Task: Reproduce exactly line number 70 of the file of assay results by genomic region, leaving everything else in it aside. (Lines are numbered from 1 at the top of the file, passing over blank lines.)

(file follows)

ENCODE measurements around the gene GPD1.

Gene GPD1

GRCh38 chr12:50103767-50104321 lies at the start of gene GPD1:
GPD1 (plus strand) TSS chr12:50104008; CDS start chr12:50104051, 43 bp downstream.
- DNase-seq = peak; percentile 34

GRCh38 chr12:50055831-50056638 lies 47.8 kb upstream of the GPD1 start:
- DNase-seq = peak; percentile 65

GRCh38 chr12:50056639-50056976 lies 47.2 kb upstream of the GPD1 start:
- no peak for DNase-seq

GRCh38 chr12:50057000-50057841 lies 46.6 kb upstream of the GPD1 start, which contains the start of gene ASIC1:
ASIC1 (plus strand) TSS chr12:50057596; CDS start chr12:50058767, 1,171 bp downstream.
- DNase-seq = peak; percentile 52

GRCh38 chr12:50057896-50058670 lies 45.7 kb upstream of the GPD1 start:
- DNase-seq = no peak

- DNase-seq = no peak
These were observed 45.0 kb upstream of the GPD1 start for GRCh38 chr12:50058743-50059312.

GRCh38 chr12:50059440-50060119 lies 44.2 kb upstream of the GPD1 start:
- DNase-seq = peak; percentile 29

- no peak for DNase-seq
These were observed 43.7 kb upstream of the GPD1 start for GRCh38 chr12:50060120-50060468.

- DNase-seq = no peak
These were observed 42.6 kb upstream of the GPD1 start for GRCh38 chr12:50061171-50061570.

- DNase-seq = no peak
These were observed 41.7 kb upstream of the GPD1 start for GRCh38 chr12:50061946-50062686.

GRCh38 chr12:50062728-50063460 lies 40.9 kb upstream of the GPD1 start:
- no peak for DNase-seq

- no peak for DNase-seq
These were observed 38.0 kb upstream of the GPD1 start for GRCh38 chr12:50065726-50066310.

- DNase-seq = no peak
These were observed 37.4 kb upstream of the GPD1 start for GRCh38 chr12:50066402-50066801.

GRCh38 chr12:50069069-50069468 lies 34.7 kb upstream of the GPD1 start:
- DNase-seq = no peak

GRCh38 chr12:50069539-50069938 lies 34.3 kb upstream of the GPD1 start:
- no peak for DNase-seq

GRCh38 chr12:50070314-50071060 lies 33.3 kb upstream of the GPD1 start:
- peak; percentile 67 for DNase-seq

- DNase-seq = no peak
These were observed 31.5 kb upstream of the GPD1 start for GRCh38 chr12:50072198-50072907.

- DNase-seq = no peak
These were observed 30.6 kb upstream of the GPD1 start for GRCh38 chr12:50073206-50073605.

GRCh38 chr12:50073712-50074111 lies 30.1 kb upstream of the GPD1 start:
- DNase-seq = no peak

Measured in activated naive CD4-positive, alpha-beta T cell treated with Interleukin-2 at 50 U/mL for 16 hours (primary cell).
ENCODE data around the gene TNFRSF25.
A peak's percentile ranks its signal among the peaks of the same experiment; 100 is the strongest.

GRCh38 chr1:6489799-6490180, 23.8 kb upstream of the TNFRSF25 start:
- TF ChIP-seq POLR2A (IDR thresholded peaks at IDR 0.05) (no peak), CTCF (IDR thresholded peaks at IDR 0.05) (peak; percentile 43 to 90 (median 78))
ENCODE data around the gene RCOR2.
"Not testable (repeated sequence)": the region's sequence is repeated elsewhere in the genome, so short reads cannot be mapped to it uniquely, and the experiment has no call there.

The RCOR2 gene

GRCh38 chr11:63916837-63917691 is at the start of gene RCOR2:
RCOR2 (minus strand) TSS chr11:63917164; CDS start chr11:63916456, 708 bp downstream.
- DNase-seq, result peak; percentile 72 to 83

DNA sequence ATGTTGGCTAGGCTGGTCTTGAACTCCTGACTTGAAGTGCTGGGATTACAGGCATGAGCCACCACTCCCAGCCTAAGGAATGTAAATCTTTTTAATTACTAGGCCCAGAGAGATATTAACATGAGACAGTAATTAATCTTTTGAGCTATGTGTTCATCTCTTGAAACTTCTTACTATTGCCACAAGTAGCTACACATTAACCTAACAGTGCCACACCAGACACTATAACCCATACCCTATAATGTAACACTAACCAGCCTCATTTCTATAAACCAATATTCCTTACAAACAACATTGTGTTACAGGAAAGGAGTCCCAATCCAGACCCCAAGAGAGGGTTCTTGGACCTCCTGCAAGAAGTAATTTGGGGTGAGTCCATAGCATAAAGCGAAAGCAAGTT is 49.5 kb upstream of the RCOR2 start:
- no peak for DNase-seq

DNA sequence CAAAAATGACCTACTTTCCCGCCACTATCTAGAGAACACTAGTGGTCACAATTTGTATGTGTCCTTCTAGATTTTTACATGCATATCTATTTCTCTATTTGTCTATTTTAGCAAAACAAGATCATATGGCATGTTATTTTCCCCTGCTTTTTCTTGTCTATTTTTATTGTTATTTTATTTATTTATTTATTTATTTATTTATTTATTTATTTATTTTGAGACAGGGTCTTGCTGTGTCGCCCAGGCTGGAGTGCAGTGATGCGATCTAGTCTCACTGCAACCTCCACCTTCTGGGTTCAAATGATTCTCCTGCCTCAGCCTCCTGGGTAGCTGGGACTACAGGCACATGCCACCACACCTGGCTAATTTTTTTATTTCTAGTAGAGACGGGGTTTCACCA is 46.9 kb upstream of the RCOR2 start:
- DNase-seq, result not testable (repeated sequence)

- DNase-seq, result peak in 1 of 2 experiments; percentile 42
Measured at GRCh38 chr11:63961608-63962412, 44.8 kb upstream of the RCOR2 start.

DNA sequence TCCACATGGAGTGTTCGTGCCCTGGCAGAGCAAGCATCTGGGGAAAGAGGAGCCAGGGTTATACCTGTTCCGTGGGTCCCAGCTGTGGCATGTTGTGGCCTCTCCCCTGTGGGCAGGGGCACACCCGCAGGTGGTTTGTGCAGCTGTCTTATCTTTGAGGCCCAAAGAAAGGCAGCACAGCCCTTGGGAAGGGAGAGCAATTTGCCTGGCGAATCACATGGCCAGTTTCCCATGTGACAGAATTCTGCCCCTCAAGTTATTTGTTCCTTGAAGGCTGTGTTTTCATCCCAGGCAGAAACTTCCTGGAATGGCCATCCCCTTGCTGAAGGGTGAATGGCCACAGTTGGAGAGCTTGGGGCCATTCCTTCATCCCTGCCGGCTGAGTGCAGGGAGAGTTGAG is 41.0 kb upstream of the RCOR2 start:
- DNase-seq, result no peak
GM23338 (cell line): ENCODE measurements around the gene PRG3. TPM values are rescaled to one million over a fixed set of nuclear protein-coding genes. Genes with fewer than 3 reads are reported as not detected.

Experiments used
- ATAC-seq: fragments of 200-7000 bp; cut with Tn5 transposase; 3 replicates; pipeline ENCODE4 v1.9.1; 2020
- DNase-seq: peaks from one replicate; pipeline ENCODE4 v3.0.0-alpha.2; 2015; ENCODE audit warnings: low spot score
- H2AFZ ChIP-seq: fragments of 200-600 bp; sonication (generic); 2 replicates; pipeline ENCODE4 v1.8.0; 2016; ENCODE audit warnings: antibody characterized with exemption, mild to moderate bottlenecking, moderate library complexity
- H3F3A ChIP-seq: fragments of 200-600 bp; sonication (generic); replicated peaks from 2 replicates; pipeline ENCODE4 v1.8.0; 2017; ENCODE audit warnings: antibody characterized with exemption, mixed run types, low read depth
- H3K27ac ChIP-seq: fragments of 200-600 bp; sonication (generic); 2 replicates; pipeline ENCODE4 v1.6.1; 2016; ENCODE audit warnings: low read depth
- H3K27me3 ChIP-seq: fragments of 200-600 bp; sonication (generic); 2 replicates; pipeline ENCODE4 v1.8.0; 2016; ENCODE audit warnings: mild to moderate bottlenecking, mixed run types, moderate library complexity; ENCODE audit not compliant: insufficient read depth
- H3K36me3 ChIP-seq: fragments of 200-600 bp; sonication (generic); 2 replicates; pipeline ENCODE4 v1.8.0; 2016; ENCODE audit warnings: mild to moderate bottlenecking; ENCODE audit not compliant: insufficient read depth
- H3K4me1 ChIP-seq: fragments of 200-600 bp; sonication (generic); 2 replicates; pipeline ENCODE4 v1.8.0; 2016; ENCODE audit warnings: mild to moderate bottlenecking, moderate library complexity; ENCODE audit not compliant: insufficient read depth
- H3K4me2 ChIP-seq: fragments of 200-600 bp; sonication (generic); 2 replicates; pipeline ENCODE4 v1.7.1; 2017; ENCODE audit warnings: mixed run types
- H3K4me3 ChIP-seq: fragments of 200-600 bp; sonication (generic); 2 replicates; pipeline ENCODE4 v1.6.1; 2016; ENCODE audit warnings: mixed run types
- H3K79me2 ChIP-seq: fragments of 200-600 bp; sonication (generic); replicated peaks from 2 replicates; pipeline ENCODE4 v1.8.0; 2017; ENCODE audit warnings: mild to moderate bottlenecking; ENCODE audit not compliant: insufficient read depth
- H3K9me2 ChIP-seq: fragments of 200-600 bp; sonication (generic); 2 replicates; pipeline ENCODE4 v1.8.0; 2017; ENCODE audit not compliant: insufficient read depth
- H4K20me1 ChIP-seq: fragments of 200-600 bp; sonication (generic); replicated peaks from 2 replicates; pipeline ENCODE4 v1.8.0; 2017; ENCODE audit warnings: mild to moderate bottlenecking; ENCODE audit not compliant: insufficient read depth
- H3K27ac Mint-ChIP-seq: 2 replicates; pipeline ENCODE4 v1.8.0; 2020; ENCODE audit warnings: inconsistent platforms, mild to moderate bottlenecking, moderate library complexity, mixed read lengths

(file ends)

- H3K36me3 ChIP-seq: fragments of 200-600 bp; sonication (generic); 2 replicates; pipeline ENCODE4 v1.8.0; 2016; ENCODE audit warnings: mild to moderate bottlenecking; ENCODE audit not compliant: insufficient read depth